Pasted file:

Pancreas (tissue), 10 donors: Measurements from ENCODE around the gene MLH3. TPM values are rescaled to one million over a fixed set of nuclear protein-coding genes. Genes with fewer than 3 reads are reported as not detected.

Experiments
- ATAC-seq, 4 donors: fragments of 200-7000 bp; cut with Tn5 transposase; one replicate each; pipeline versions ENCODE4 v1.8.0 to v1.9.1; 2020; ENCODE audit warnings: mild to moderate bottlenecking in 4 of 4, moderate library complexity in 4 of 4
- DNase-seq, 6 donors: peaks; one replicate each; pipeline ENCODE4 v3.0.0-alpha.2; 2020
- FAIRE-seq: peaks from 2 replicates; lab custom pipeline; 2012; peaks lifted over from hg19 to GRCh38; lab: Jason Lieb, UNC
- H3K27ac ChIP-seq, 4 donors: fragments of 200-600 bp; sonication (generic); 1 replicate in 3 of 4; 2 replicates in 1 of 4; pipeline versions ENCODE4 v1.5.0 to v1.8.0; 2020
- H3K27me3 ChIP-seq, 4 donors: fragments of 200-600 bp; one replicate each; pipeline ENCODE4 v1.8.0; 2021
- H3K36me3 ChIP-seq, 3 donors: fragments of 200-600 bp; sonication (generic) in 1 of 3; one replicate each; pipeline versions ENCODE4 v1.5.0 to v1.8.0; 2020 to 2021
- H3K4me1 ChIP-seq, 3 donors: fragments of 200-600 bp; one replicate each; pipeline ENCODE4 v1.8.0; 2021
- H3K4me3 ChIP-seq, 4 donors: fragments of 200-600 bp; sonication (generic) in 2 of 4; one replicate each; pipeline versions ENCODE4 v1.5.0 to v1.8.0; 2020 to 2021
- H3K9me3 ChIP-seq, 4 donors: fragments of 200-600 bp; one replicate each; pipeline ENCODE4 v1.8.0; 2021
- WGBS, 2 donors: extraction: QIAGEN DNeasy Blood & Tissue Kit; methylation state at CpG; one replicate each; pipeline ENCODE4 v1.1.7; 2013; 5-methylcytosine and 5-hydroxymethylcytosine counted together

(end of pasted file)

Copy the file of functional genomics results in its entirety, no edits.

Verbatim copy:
Pancreas (tissue), 10 donors: Measurements from ENCODE around the gene MLH3. TPM values are rescaled to one million over a fixed set of nuclear protein-coding genes. Genes with fewer than 3 reads are reported as not detected.

Experiments
- ATAC-seq, 4 donors: fragments of 200-7000 bp; cut with Tn5 transposase; one replicate each; pipeline versions ENCODE4 v1.8.0 to v1.9.1; 2020; ENCODE audit warnings: mild to moderate bottlenecking in 4 of 4, moderate library complexity in 4 of 4
- DNase-seq, 6 donors: peaks; one replicate each; pipeline ENCODE4 v3.0.0-alpha.2; 2020
- FAIRE-seq: peaks from 2 replicates; lab custom pipeline; 2012; peaks lifted over from hg19 to GRCh38; lab: Jason Lieb, UNC
- H3K27ac ChIP-seq, 4 donors: fragments of 200-600 bp; sonication (generic); 1 replicate in 3 of 4; 2 replicates in 1 of 4; pipeline versions ENCODE4 v1.5.0 to v1.8.0; 2020
- H3K27me3 ChIP-seq, 4 donors: fragments of 200-600 bp; one replicate each; pipeline ENCODE4 v1.8.0; 2021
- H3K36me3 ChIP-seq, 3 donors: fragments of 200-600 bp; sonication (generic) in 1 of 3; one replicate each; pipeline versions ENCODE4 v1.5.0 to v1.8.0; 2020 to 2021
- H3K4me1 ChIP-seq, 3 donors: fragments of 200-600 bp; one replicate each; pipeline ENCODE4 v1.8.0; 2021
- H3K4me3 ChIP-seq, 4 donors: fragments of 200-600 bp; sonication (generic) in 2 of 4; one replicate each; pipeline versions ENCODE4 v1.5.0 to v1.8.0; 2020 to 2021
- H3K9me3 ChIP-seq, 4 donors: fragments of 200-600 bp; one replicate each; pipeline ENCODE4 v1.8.0; 2021
- WGBS, 2 donors: extraction: QIAGEN DNeasy Blood & Tissue Kit; methylation state at CpG; one replicate each; pipeline ENCODE4 v1.1.7; 2013; 5-methylcytosine and 5-hydroxymethylcytosine counted together